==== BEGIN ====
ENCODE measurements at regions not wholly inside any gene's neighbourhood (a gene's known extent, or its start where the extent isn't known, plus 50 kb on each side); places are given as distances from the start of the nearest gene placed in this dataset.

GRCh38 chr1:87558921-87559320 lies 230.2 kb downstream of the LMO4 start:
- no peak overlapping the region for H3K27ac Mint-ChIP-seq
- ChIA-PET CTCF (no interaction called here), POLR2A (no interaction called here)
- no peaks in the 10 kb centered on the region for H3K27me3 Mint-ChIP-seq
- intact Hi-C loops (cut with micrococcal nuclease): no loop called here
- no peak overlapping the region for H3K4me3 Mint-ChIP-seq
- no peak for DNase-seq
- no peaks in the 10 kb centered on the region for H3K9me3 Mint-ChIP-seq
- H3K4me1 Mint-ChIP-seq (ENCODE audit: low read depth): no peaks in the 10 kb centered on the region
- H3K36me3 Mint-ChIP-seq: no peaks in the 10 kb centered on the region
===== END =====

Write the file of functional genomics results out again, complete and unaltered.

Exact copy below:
ENCODE measurements at regions not wholly inside any gene's neighbourhood (a gene's known extent, or its start where the extent isn't known, plus 50 kb on each side); places are given as distances from the start of the nearest gene placed in this dataset.

GRCh38 chr1:87558921-87559320 lies 230.2 kb downstream of the LMO4 start:
- no peak overlapping the region for H3K27ac Mint-ChIP-seq
- ChIA-PET CTCF (no interaction called here), POLR2A (no interaction called here)
- no peaks in the 10 kb centered on the region for H3K27me3 Mint-ChIP-seq
- intact Hi-C loops (cut with micrococcal nuclease): no loop called here
- no peak overlapping the region for H3K4me3 Mint-ChIP-seq
- no peak for DNase-seq
- no peaks in the 10 kb centered on the region for H3K9me3 Mint-ChIP-seq
- H3K4me1 Mint-ChIP-seq (ENCODE audit: low read depth): no peaks in the 10 kb centered on the region
- H3K36me3 Mint-ChIP-seq: no peaks in the 10 kb centered on the region